By Bryant Somerville, WBNS 10TV
There are times we feel complete. Other times, most of us know the feeling of a missing piece.
For Heather Vincent, that piece is normalcy.
“We don’t have normal,” she said. “We don’t know what normal is.”
When her son Jackson was 2-1/2, he was diagnosed with Neuroblastoma. He went through all of his treatments and eventually was cancer-free for about two-and-a-half years until it came back.
“And then we found out in January he relapsed,” she said.
Jackson is now 6. Lately, the Ronald McDonald House has been a second home.
“We were here 51 days,” Vincent said. “We got to go home last week and now we’re back.”
Back to the hospital. Back to the treatments. Back to the lack of normalcy.
But there is a piece of normalcy, as small as it might seem, that Jackson carries with him.
Jackson loves Lego. In the past year, Vincent says he’s built upwards of 40 sets at his house. At the hospital, while doing treatments, he builds.
“Yesterday, we sat and built Legos all through chemo, so we were there for three hours and I don’t think he thought about chemo once,” she said. “He just focused on the Legos and didn’t realize he sat in the bed for three hours. He just was building Legos.”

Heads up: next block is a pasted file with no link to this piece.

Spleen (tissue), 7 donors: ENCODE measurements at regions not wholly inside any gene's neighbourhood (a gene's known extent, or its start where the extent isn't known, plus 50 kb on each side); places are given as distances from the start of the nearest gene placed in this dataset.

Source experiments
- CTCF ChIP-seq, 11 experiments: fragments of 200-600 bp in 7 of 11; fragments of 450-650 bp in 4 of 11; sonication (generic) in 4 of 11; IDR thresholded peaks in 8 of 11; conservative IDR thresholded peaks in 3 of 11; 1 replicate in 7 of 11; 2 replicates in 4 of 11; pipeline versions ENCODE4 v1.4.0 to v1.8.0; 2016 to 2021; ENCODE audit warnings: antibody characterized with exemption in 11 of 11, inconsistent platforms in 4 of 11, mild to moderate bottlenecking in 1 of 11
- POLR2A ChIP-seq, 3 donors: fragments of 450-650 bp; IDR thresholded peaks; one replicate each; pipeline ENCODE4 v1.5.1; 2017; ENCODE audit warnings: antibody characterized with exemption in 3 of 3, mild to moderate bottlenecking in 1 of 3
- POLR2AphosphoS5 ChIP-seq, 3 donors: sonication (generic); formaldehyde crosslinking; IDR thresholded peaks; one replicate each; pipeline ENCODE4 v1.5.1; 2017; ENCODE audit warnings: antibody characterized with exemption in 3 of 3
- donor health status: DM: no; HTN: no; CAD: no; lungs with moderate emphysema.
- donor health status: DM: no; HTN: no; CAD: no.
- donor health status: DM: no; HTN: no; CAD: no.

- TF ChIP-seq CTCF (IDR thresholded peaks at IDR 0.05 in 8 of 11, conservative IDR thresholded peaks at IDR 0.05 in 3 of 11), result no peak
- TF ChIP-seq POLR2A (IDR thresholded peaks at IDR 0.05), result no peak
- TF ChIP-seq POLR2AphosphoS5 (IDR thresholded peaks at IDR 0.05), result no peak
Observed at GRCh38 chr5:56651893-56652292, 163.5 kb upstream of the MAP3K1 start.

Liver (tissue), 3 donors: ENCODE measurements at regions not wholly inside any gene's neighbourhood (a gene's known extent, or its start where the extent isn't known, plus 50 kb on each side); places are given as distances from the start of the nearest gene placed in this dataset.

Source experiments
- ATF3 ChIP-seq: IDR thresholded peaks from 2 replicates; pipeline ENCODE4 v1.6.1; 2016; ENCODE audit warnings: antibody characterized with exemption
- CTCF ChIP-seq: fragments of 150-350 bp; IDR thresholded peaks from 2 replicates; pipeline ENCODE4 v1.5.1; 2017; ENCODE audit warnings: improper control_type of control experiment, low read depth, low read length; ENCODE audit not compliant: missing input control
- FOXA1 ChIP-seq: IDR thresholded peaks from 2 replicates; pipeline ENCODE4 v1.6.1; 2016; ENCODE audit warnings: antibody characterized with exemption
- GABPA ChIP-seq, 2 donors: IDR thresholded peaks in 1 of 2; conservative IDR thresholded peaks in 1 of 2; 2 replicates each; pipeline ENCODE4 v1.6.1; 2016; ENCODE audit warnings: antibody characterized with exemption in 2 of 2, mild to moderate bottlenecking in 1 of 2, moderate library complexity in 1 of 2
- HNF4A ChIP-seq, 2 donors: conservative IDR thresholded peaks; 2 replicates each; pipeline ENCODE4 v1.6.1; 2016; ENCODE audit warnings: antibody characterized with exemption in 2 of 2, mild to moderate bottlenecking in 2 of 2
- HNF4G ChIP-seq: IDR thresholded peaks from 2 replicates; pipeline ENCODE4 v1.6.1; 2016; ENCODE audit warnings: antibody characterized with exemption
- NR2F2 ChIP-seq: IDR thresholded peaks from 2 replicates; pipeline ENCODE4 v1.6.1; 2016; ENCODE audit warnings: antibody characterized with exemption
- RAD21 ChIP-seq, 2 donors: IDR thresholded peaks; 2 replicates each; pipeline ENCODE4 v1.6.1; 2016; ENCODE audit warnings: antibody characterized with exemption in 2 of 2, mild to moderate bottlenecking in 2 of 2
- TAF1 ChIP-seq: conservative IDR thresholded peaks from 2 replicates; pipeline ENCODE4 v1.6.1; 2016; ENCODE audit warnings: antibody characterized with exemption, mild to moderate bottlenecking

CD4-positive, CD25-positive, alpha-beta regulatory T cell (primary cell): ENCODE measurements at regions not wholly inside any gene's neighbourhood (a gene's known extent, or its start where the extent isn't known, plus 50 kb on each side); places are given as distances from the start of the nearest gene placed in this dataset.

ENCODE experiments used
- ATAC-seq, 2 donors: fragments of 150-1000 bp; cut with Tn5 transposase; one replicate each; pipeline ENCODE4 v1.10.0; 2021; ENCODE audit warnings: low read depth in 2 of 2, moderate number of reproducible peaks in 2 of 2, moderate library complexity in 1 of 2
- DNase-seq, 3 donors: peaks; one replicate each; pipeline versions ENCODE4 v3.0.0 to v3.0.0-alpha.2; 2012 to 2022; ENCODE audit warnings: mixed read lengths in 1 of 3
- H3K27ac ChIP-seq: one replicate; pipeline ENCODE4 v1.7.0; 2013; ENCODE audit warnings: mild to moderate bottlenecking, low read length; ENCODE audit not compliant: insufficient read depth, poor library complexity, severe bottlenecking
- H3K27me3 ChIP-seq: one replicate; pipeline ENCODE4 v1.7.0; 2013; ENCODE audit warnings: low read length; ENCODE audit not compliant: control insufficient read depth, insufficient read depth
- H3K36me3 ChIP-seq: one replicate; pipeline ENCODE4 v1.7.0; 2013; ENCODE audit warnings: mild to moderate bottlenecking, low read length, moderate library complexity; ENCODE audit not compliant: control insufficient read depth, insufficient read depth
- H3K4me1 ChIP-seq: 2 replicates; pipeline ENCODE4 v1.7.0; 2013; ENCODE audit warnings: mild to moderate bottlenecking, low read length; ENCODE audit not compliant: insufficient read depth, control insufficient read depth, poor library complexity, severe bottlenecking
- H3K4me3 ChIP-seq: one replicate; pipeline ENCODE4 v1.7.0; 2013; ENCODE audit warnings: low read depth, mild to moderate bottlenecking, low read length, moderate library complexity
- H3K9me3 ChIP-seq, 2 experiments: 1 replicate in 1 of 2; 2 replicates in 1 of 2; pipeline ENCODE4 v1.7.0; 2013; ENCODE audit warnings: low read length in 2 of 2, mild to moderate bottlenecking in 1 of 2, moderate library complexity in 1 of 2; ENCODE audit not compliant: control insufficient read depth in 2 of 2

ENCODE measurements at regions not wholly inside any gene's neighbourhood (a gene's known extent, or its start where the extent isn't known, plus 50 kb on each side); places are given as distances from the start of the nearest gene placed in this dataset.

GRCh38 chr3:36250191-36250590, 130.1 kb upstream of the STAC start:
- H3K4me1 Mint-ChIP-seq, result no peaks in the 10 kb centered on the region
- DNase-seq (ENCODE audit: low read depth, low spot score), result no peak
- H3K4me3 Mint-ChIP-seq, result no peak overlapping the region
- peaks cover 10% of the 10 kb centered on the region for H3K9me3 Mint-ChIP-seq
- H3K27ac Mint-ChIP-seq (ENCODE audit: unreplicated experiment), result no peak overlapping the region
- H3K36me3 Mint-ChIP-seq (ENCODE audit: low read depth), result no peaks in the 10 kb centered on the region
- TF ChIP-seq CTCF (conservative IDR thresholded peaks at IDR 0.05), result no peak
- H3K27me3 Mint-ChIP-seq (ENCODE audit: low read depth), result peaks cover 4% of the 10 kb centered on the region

The LEGOLAND Discovery Center, knowing many children can’t make it to Easton, decided to take the fun to the Ronald McDonald House Thursday.
“Yeah, they bumped up his chemo this morning so he could come back and make it here so he could do Legos,” Vincent said.
It’s a much-deserved distraction.
Maxx Davidson is the master model builder for LEGOLAND Discovery Center Columbus.
“You get to bring some smiles to kids’ faces who might not get to have an opportunity for an event like this all the time,” he said.
An opportunity to be normal.
“It almost takes you back to normal for a little bit,” Vincent said. “Takes you out of the cancer world for a while.”